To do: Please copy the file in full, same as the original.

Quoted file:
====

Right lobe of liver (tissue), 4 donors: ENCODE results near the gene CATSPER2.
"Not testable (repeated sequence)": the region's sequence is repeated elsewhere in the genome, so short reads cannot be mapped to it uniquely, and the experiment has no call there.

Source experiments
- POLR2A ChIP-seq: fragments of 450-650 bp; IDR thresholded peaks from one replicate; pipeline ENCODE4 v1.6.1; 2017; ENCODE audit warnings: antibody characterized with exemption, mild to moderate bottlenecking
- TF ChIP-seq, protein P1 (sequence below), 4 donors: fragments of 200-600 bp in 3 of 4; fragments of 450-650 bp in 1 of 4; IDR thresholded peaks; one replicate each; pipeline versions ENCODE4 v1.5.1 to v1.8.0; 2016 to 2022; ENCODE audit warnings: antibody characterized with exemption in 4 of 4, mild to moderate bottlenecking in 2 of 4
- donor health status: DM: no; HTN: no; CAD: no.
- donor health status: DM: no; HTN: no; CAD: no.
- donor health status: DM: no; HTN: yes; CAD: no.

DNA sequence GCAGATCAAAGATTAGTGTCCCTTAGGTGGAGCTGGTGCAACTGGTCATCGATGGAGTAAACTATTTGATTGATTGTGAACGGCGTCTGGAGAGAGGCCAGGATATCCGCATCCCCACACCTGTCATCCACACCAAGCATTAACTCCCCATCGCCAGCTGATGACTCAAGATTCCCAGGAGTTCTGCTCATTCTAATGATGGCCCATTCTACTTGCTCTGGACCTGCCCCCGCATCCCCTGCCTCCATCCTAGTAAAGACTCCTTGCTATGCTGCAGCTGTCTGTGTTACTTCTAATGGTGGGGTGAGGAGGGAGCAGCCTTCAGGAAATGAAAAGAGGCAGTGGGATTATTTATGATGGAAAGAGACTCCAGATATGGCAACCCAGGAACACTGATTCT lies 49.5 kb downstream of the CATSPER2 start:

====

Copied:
Right lobe of liver (tissue), 4 donors: ENCODE results near the gene CATSPER2.
"Not testable (repeated sequence)": the region's sequence is repeated elsewhere in the genome, so short reads cannot be mapped to it uniquely, and the experiment has no call there.

Source experiments
- POLR2A ChIP-seq: fragments of 450-650 bp; IDR thresholded peaks from one replicate; pipeline ENCODE4 v1.6.1; 2017; ENCODE audit warnings: antibody characterized with exemption, mild to moderate bottlenecking
- TF ChIP-seq, protein P1 (sequence below), 4 donors: fragments of 200-600 bp in 3 of 4; fragments of 450-650 bp in 1 of 4; IDR thresholded peaks; one replicate each; pipeline versions ENCODE4 v1.5.1 to v1.8.0; 2016 to 2022; ENCODE audit warnings: antibody characterized with exemption in 4 of 4, mild to moderate bottlenecking in 2 of 4
- donor health status: DM: no; HTN: no; CAD: no.
- donor health status: DM: no; HTN: no; CAD: no.
- donor health status: DM: no; HTN: yes; CAD: no.

DNA sequence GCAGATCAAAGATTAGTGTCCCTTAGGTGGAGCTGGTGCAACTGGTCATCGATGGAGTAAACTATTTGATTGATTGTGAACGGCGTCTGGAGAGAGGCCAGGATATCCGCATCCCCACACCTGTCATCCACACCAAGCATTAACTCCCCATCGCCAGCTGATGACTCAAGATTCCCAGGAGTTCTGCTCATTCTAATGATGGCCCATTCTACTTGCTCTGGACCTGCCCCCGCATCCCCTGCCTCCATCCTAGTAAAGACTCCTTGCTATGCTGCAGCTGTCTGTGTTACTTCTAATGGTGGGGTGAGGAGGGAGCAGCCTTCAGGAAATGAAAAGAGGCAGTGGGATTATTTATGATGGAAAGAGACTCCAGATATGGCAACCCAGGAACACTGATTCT lies 49.5 kb downstream of the CATSPER2 start: